President Obama on fake news problem: “We won’t know what to fight for”

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President Barack Obama spoke in Berlin Thursday during a visit to German Chancellor Angela Merkel, and during his remarks he addressed concerns about fake news circulating via social platforms like Facebook. On the subject of fake news, Obama noted that the ease with which we can make false information seem like genuine facts on platforms including “a Facebook page” means there’s great risk for audiences.

Media Matters excerpted the relevant portion of Obama’s address in the following video, with a transcript that follows:

Because in an age where there’s so much active misinformation, and it’s packaged very well, and it looks the same when you see it on a Facebook page or you turn on your television, where some overzealousness on the part of a U.S. official is equated with constant and severe repression elsewhere, if everything seems to be the same and no distinctions are made, then we won’t know what to protect. We won’t know what to fight for. And we can lose so much of what we’ve gained in terms of the kind of democratic freedoms and market-based economies and prosperity that we’ve come to take for granted.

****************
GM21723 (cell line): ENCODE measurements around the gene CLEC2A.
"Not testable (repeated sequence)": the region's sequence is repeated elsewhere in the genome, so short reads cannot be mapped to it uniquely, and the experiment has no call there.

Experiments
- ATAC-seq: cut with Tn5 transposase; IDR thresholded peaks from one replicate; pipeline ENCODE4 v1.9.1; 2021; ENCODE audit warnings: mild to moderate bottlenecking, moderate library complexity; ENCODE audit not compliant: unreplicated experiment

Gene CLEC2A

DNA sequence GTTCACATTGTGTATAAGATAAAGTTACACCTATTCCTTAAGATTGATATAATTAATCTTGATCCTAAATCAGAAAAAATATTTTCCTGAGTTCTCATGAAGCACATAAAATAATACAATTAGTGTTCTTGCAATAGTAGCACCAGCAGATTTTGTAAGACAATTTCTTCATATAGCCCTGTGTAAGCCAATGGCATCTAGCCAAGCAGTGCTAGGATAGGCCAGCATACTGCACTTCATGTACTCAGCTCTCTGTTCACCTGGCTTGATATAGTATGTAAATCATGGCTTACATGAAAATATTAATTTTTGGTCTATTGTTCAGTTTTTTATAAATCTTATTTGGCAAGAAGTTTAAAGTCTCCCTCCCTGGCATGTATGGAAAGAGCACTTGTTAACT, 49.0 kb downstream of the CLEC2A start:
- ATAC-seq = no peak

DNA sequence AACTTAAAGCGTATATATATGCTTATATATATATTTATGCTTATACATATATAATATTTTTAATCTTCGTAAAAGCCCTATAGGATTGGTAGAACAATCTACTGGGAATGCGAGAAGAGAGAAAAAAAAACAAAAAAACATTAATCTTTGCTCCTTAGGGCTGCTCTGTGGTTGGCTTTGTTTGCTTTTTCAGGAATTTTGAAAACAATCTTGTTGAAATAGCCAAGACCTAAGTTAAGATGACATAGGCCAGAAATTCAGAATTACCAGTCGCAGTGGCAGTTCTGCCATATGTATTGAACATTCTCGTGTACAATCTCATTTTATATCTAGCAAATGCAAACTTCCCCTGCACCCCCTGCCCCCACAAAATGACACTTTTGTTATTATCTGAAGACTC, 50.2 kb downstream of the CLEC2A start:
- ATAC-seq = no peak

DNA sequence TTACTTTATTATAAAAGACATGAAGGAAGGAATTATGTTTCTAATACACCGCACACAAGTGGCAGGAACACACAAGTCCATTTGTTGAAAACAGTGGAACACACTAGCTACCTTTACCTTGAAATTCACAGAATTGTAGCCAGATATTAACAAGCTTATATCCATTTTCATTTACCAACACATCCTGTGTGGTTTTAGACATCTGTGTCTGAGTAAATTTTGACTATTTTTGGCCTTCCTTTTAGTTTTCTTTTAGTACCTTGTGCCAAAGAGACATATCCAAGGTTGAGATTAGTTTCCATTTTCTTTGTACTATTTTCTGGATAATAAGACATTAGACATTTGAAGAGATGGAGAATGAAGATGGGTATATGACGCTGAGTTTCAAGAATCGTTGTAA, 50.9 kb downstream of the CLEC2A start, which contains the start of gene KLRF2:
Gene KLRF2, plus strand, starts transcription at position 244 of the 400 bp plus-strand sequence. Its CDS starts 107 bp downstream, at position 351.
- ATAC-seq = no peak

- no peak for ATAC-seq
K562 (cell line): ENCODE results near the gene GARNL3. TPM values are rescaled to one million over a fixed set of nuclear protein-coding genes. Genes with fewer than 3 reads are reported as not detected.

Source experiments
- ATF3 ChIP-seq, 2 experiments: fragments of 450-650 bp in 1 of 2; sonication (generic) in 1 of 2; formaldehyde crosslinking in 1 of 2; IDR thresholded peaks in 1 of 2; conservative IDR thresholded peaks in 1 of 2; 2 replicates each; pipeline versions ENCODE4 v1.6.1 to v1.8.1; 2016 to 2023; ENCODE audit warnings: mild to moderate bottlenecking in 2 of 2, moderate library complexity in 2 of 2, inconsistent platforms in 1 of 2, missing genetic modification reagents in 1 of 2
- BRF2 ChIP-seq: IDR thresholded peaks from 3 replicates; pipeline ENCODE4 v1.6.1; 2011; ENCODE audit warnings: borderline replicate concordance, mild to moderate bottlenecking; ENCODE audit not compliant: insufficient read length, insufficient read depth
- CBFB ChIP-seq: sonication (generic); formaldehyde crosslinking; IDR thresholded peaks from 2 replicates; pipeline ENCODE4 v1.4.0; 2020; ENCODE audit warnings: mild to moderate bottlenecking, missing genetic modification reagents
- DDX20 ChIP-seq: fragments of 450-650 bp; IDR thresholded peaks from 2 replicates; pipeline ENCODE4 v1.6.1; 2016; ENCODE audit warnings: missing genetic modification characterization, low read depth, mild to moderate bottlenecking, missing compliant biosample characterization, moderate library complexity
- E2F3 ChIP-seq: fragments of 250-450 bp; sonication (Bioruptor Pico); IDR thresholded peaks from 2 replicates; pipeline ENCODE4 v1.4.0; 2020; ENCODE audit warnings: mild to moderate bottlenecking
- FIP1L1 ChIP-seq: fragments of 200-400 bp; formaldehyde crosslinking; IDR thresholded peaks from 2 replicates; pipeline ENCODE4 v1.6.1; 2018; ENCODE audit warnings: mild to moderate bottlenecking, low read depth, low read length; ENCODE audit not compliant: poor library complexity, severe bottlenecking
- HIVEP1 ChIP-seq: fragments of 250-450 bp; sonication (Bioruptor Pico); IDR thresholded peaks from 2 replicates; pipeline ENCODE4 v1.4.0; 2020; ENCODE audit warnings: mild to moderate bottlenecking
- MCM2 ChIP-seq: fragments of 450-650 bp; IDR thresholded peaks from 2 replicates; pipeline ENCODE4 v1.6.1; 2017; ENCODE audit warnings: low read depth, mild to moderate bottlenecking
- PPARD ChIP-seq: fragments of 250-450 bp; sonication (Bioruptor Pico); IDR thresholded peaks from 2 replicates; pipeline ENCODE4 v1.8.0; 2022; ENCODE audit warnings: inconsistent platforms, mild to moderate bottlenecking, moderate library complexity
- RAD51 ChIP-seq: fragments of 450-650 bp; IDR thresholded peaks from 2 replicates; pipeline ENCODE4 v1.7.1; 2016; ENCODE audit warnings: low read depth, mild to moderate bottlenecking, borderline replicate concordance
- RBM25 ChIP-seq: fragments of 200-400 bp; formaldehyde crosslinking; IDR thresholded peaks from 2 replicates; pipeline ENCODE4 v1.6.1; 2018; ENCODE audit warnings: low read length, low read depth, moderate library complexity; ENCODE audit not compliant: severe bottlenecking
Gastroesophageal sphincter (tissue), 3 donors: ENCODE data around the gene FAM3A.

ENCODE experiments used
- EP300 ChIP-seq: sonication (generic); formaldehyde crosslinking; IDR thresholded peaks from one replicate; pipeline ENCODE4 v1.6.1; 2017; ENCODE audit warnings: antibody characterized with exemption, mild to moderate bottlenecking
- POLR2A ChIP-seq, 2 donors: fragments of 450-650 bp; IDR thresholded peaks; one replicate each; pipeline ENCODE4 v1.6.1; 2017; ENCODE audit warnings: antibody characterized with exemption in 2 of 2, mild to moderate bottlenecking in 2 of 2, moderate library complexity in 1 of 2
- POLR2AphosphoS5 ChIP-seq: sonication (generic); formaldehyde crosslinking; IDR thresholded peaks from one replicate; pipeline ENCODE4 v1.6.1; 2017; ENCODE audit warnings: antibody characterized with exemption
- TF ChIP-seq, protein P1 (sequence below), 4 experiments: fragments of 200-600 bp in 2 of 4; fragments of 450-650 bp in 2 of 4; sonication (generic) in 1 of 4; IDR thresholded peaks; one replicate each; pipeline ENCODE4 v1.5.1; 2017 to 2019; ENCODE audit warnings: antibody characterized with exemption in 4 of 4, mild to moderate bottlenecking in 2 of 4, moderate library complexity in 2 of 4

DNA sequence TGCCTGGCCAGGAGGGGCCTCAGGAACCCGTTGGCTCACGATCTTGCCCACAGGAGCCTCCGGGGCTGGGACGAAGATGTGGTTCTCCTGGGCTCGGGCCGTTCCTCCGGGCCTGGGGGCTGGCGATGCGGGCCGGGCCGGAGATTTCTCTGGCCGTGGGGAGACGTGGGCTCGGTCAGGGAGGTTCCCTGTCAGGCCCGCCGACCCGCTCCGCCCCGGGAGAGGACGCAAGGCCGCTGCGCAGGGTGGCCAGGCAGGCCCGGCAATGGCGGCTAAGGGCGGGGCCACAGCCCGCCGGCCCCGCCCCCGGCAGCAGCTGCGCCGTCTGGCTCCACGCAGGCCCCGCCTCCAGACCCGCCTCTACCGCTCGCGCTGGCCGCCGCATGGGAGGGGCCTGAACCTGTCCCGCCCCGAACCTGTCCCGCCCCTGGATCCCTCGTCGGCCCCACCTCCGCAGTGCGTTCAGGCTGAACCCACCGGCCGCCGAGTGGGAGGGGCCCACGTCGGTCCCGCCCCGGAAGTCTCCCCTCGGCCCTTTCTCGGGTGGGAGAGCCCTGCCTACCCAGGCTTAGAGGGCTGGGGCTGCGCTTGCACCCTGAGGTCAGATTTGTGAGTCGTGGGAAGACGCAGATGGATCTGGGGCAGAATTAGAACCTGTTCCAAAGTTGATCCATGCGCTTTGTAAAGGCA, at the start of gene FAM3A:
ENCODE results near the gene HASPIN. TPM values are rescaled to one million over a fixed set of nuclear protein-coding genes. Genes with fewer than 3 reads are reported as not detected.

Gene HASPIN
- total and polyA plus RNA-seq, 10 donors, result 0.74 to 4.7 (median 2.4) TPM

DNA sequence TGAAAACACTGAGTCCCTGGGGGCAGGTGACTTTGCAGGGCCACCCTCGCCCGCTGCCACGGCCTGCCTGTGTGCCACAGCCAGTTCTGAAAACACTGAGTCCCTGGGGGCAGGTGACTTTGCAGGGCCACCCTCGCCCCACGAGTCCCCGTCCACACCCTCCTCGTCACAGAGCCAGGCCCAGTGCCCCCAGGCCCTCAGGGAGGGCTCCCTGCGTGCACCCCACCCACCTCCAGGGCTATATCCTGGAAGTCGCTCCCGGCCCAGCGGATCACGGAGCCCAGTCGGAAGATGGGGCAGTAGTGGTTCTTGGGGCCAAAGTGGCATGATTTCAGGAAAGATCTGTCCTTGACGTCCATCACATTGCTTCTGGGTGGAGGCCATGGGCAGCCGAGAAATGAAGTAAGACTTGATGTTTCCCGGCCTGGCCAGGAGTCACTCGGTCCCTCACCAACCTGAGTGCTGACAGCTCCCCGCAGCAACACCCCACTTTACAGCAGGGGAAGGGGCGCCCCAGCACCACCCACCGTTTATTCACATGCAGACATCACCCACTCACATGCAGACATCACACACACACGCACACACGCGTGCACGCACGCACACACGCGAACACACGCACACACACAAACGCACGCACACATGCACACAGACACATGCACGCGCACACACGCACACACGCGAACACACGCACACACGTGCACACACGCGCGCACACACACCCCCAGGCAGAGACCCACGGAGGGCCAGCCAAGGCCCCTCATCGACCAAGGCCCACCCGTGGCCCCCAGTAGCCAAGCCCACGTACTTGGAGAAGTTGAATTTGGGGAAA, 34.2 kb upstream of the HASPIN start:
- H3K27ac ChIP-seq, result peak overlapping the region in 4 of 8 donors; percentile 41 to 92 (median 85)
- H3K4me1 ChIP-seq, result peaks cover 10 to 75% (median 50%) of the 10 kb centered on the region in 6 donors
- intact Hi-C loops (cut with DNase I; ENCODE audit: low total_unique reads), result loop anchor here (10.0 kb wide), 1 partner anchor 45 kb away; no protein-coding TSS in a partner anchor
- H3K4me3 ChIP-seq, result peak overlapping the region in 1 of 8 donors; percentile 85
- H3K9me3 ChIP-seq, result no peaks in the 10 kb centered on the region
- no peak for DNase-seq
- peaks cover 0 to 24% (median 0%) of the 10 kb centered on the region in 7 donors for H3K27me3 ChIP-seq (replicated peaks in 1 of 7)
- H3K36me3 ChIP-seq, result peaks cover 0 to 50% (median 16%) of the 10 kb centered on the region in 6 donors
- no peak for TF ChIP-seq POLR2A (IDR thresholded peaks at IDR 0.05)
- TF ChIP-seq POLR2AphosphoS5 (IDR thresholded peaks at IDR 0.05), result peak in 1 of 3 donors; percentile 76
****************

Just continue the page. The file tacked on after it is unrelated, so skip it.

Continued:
Obama’s comments suggest he believes that the propagation of fake news through outlets like Facebook and Google News represent a true threat to some of the fundamental building blocks of U.S. society. Meanwhile, BuzzFeed has renewed discussion of the impact of false news spread via Facebook on the U.S. election with a new investigative analysis of stories on the platform spanning the three months prior to the vote, which found that false headlines outperformed genuine ones in terms of engagement.

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